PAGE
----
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Coal Dust Exposure Linked to Emphysema Severity

New research from the National Institute for Occupational Safety and Health (NIOSH) indicates that exposure to coal dust is directly linked to the severity of emphysema in smokers and nonsmokers alike. These findings highlight a health problem related to a growing number of individuals, as coal production has nearly doubled worldwide in the past 25 years.

Researchers at NIOSH compared lung autopsy results from 722 individuals, including 616 coal miners and 106 non-miners from West Virginia and Vermont between 1957 and 1978. Exposure to coal dust was estimated using work history data and job-specific dust exposure estimates. Sections of the lungs were then examined to determine the presence and extent of emphysema, which was graded for type and severity.  Lung tissue from a smaller subset of the study group was also analyzed for dust content.

Researchers found that cumulative exposure to respirable coal mine dust to be a significant predictor of emphysema severity. Cigarette smoking, age at death and race were all accounted for separately, and emphysema in miners was found to be significantly more severe than non-miners in both smokers and non-smokers.  However, emphysema was also more severe among smokers than non-smokers in miners and non-miners, demonstrating that cigarette smoking and dust exposure have similar effects on emphysema severity.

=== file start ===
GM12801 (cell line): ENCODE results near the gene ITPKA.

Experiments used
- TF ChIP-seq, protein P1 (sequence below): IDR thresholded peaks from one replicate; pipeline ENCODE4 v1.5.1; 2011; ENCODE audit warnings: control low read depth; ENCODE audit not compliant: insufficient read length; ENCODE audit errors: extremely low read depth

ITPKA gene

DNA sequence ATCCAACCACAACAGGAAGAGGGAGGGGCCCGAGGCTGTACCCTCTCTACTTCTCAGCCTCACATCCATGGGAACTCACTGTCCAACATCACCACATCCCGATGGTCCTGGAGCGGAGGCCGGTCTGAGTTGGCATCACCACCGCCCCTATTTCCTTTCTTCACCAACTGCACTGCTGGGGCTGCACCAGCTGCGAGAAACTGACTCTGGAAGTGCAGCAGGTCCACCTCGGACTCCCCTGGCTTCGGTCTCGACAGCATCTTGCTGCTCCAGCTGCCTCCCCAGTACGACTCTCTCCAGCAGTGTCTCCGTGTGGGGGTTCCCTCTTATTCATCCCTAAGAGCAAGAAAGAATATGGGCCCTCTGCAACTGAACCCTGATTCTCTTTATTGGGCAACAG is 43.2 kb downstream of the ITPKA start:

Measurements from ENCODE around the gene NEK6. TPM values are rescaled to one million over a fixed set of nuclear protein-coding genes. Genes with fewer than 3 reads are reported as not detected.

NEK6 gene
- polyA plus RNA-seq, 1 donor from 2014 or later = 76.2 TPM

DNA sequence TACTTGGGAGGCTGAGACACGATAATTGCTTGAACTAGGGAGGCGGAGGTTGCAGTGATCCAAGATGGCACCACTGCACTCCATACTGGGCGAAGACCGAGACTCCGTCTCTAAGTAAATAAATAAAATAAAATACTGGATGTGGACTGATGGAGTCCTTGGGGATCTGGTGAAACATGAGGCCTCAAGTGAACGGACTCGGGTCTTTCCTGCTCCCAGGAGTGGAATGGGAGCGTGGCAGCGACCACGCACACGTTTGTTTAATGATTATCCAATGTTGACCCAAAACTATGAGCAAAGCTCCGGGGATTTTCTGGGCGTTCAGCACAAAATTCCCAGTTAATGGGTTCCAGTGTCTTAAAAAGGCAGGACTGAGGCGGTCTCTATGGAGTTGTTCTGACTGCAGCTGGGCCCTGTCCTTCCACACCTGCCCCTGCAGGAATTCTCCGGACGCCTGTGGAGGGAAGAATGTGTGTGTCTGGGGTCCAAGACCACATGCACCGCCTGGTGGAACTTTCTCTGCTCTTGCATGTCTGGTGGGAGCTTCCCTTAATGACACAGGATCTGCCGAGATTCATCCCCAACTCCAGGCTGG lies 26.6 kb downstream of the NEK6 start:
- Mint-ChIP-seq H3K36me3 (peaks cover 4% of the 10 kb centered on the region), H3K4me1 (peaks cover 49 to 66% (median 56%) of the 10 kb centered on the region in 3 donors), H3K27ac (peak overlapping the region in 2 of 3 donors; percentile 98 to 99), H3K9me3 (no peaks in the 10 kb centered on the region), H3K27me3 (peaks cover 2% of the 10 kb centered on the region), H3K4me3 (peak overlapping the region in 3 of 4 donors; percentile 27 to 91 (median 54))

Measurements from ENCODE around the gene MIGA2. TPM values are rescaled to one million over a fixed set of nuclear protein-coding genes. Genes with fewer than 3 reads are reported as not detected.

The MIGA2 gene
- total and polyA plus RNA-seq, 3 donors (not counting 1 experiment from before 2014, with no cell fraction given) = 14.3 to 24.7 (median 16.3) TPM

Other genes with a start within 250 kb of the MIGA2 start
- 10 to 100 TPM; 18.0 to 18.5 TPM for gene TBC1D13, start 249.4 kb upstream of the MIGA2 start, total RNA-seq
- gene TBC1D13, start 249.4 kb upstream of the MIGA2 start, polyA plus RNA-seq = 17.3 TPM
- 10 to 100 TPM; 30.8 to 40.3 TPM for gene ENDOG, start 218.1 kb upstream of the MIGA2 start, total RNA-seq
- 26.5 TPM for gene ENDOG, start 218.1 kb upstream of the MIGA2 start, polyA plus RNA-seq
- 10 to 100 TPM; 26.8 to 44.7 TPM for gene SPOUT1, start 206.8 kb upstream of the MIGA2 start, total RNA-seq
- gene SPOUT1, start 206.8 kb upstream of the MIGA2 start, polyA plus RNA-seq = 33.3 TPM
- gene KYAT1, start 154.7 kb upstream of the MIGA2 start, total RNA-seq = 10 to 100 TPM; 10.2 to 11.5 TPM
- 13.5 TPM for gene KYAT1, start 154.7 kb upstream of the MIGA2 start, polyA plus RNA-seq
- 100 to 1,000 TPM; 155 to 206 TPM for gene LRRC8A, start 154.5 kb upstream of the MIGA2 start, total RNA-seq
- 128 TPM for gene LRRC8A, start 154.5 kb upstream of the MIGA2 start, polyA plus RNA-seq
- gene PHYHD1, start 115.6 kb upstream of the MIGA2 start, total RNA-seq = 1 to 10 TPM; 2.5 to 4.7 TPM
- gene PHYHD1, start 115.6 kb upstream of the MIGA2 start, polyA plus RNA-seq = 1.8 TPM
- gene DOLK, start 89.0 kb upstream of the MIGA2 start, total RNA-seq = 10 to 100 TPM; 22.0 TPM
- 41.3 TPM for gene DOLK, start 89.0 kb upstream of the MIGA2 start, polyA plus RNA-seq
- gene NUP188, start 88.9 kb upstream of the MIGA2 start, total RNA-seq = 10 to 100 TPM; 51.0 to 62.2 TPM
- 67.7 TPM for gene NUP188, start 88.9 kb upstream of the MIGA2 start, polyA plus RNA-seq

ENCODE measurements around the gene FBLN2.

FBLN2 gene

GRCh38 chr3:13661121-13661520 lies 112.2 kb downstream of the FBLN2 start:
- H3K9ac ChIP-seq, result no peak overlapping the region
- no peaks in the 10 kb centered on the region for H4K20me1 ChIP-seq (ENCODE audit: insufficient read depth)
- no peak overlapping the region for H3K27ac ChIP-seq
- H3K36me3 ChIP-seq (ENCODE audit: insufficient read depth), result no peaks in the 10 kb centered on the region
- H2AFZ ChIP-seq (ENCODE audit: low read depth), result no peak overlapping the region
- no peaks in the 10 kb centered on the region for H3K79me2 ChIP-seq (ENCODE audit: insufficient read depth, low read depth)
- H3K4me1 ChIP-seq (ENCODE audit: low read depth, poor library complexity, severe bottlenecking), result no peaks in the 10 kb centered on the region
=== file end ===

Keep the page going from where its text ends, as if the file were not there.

It was also found that higher concentrations of coal dust in the lungs negatively affected the severity of emphysema.

Researchers caution that the data was collected from individuals who worked in the mines before enforcement of the federal standard limiting legal coal dust concentrations in 1972. This removes any immediate relevance to current occupational safety standards.

Nonetheless, researchers believe that, even at the current federal standard, a working lifetime of exposure to coal dust will produce a cumulative exposure similar to the levels found in the autopsied miners. Coal dust exposure is now generally accepted as a cause of COPD, but this study will improve the recognition of dust-induced COPD, its relationship to cigarette smoking, and could enhance prevention efforts, diagnosis and medical management of occupational dust-related lung diseases. Click here to read the full story on ScienceDaily.

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